Changes to Loan Terms and Eligibility
The fed’s April 30 announcement made notable changes to the terms of the loans to be available under the Main Street Lending Program announced on April 9. Firstly, the fed has expanded the range of eligible borrowers to now include businesses with up to 15,000 employees or up to $5 billion in 2019 annual revenue, up from the previous limits of 10,000 employees or $2.5 billion in annual revenue. The employee calculation includes all full-time, part-time, seasonal or otherwise employed persons (excluding volunteers and independent contractors) of the borrower and its affiliates. The revenue calculation requires borrowers to aggregate their revenues with that of their affiliates, and revenues may either be calculated based on 2019 revenues reported in audited financial statements prepared in accordance with GAAP or annual receipts reported to the IRS for the fiscal year 2019.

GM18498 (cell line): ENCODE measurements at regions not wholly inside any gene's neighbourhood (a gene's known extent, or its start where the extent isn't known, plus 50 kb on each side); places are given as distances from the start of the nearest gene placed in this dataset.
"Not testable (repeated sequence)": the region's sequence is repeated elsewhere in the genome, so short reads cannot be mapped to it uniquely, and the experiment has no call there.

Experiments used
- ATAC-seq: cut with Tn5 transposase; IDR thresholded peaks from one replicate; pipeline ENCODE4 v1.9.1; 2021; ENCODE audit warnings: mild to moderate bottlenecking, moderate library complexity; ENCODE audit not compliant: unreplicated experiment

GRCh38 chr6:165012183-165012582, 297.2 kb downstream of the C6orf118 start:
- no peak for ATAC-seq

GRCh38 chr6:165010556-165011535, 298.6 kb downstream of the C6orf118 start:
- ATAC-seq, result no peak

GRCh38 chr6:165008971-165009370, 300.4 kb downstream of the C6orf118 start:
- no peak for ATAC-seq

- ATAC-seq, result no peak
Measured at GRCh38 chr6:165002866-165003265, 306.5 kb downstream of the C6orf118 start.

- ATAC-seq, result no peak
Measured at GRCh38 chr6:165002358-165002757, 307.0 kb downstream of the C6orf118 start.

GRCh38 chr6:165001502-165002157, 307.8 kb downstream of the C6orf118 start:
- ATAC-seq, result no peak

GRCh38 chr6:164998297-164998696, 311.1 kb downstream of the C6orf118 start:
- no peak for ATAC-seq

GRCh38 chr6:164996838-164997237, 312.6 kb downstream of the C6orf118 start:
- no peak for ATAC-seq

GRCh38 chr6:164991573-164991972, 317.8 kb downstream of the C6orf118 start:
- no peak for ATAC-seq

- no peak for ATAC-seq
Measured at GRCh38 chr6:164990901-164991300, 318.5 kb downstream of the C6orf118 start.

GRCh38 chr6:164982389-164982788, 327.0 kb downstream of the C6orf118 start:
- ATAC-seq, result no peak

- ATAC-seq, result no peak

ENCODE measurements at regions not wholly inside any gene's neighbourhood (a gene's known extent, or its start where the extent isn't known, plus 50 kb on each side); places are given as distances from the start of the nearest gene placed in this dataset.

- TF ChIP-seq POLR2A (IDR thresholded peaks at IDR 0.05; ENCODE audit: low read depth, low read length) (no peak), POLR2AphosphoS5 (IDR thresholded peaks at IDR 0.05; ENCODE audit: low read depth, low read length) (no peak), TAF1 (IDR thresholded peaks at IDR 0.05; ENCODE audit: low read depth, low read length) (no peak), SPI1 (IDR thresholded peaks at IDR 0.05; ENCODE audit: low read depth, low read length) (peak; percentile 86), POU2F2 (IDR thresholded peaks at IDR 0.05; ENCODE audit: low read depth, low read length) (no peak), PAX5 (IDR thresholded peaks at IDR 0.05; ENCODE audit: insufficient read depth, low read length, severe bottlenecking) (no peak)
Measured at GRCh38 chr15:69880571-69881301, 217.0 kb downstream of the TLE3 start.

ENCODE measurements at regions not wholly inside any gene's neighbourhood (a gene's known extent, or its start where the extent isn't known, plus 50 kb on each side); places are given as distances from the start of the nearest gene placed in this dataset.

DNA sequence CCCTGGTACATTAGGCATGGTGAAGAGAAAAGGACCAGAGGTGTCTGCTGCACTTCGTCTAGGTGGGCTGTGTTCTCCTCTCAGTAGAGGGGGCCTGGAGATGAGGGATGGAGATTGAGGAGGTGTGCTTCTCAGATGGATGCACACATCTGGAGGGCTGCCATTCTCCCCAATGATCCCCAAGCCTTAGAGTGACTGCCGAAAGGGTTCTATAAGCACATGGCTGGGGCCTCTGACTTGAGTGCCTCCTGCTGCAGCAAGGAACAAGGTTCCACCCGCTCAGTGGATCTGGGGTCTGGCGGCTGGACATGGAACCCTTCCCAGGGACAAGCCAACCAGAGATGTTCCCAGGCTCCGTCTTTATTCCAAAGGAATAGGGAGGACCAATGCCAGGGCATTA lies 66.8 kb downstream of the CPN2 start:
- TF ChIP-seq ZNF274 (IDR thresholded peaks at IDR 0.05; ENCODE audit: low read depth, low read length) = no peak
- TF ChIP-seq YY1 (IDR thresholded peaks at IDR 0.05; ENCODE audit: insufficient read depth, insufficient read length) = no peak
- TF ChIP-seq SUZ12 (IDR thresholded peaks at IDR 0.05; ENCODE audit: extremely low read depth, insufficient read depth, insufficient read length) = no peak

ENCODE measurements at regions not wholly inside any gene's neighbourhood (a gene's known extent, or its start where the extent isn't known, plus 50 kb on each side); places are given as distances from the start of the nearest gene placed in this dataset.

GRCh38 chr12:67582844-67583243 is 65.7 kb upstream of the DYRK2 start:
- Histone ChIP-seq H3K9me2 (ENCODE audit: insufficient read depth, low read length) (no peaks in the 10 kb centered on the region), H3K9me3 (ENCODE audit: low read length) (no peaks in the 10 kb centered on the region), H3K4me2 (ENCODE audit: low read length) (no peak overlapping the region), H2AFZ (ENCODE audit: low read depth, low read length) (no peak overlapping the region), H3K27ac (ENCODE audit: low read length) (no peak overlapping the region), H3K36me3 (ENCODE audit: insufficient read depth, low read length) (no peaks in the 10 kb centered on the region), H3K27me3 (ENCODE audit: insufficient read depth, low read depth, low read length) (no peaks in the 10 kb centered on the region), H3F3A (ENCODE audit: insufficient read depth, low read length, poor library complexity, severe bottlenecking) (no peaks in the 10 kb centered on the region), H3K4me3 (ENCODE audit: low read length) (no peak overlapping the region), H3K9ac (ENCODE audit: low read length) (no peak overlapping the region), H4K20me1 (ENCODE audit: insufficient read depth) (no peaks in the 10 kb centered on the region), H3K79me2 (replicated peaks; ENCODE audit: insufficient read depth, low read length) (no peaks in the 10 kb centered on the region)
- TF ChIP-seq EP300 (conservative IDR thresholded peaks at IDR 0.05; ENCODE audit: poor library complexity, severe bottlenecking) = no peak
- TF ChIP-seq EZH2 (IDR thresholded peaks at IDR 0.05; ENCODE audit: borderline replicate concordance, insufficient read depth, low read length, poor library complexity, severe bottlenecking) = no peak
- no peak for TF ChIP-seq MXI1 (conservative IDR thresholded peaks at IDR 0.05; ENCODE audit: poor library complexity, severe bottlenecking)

Further, regarding eligibility, the program’s FAQs clarify that eligible businesses must be legally formed entities organized for profit and must be U.S. businesses. Also, despite earlier indications in the CARES Act that a program such as this would be made available to nonprofit entities, the FAQs state that nonprofit entities are not currently eligible for the program. However, the FAQs indicate that the fed will be evaluating the feasibility of adjusting eligibility criteria and metrics to enable nonprofit entities to eventually participate.
In addition to the changes made to eligibility requirements, the fed has also reduced the minimum loan size from $1 million to $500,000 for new loans issued under the MSNLF and the MSPLF. The minimum for expanded loans under the MSELF has been set at $10 million. Also, the fed changed the interest rate for these loans from the Secured Overnight Financing Rate + 250-400 basis points to LIBOR + 300 basis points.
Notably, the fed added to or modified several of the covenants and certifications required for borrowers to obtain a loan under the program: